After missing the last few Mixology Monday’s I am hoping to sneak this entry in under the wire. This months theme presented the perfect opportunity to enter. Here is the theme as written by Scott Diaz of Shake, Strain, Sip.
“The evolution of the cocktail has been a wondrous, and sometimes, frightful journey. From its humble beginning, to the “Dark Ages” of most of the later 20th century, to the now herald “Platinum Age” of the cocktail, master mixologists and enthusiasts alike have elevated its grandeur using the best skills, freshest ingredients and craft spirits & liqueurs available. But with all this focus on “craft” ingredients and classic tools & form, it seems we have become somewhat pretentious. The focus on bitter Italian amari, revived and lost ingredients such as Batavia Arrack or Creme de Violette, the snickering at a guest ordering a Cosmopolitan or a Midori Sour; has propelled us into the dark realm of snobbery. Many scratch bars and Speakeasies have gone as far as to remove all vodka and most flavored liqueurs from their shelves. Some even go as far as to post “rules” that may alienate most potential imbibers. Remember, the bar was created with pleasing one particular group in mind: the guest. As such, this month’s MxMo LXXI theme, From Crass to Craft, will focus on concocting a craft cocktail worthy of not only MxMo but any trendy bar, using dubious and otherwise shunned ingredients to sprout forth a craft cocktail that no one could deny is anything less. There are a plethora of spirits, liqueurs and non-alcoholic libations that are just waiting for someone to showcase that they too are worthy of being featured on our home and bar shelves. So grab that bottle of flavored vodka, Jagermeister, cranberry juice, soda, neon colored liqueur, sour mix or anything else deemed unworthy of a craft cocktail, and get mixin’!
My biweekly column on Serious Eats called Cocktail Overhaul goal is to take on dark age cocktails and re-imagine them. So for a change of pace I decided to go the ingredient route and dust off my old bottle of Midori to create a simple old fashioned. Whats Old is New
2 oz Cognac VS
1/4 oz Midori
1tsp 2:1 Green Tea Simple Syrup
1 Dash of Aphrodite Bitters
Sweet tea is a Southern institution. In the South it is more plentiful then water, however this was not always the case. In the late 1800’s and early 1900’s sweet tea was a luxury. Sweet tea was a way to demonstrate ones status and decadence. There were several reasons for this. During this time period, tea, ice, and sugar were expensive. Out of all these the biggest luxury item was ice which had to cut and shipped from frozen lakes often over great distances and then stored into the warm months.
The oldest known recipe for sweet ice tea was published in 1879 in a cookbook called the Housekeeping in Old Virginia by Marion Cabell Tyree. This original recipe bears a strong resemblance to the modern version including the long steeping time and massive amounts of sugar. The only glaring difference is the use of green tea. Prior to WWII green tea was plentiful in the US and most sweet tea during this time period was made from green tea. However because of WWII green tea was no longer imported from Japan and instead the US turned to India which was under British-control and produced black tea. After the War, America never looked back and now black tea, specifically Lipton is the hallmark of sweet tea.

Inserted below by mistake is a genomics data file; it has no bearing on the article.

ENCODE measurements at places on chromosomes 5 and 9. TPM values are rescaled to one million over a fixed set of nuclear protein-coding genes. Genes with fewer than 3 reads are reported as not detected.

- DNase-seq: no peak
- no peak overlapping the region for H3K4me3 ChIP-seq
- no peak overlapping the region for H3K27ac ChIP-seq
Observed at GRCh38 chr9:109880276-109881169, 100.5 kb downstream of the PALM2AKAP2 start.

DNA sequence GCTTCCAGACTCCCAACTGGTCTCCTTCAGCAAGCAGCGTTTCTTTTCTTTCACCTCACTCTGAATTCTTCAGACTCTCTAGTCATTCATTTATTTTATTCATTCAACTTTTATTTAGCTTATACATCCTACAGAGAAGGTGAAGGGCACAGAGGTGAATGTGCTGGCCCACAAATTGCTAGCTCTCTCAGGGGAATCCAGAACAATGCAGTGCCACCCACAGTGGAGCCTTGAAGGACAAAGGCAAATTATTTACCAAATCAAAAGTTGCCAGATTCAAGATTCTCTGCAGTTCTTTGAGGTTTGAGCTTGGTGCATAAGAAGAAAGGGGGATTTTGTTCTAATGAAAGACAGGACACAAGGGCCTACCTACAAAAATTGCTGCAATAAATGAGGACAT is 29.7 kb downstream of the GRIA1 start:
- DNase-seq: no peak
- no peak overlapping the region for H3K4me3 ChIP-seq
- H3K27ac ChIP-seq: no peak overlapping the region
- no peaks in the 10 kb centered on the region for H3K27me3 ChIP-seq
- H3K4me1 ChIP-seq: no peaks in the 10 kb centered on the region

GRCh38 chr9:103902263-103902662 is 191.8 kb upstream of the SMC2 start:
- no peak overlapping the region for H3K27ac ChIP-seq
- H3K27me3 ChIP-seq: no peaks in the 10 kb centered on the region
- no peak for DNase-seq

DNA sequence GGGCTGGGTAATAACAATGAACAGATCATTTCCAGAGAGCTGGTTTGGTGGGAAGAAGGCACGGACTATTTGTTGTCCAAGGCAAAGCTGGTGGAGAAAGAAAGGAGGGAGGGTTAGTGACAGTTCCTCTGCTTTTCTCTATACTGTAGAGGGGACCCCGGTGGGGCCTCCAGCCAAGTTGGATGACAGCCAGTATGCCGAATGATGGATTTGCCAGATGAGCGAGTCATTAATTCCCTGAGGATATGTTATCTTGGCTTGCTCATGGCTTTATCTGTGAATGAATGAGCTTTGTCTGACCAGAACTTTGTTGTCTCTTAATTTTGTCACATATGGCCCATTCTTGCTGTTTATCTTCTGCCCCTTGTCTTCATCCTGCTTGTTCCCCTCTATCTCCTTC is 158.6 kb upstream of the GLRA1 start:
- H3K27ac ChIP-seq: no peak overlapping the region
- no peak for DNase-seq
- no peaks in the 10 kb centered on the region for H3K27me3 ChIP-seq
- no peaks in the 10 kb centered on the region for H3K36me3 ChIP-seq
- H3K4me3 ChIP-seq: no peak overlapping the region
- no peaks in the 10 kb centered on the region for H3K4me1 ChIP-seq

While people from the North may balk at the sweetness of the tea it is a refreshing summertime staple. But sometimes you need a little extra kick in your tea. The following drink was created by Simon Gibson of the Brooklyn Star. I discovered this recipe in an article written on Complex.com
Sweet Tea Sour 2 oz. Four Roses Bourbon
1 oz. sweet tea syrup
1 oz. lemon juice
1/2 oz. egg white Tea Syrup: Steep two large Lipton iced tea bags in three pints of boiling water for 30 minutes. Remove tea and add 1 quart of sugar while the water is still hot. Stir to dissolve and allow to cool.
For a Southern secret, try adding a touch of baking soda while the tea is boiling to help smooth some of the bitterness. The egg white adds a real nice texture to the drink. There is a a nice balance between the sweet and sour components but in homage to sweet tea on my second go round I dropped the lemon juice by a 1/4 to up the sweetness of the overall drink. I did not have have any Four Roses so I used Old Weller Antique.
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I discovered this recipe while skimming through the 75th Anniversary Edition of Mr. Boston’s Official Bartender’s Guide. The recipe calls for 1792 Ridgemont Reserve Bourbon Whiskey, which I did not have on hand. The notes for the drink state that this particular bourbon has a higher than average content of rye. I decided to go with a rye whiskey (Redemption Rye), although Bulleit Bourbon would have been another excellent choice.
Commodore Cocktail 2 oz 1792 Ridgemont Reserve Bourbon Whiskey (Redemption Rye or Bulleit Bourbon) .75 oz white crème de cacao .5oz lemon juice 1 dash (tsp) of grenadine (hibiscus grenadine) shake with ice and strain into a chilled cocktail glass.
Some recipes call for equal parts of the first 3 ingredients and do not specify a high rye content bourbon. This will create an overall sweeter drink compared to the recipe I have listed. You should experiment to see which suits your palate best.
While its pink color may lure you into thinking its a sweet drink with no bite, beware for the rye gives it its fangs. There is sweet chocolately goodness throughout the drink with the rye making its presence felt near the end.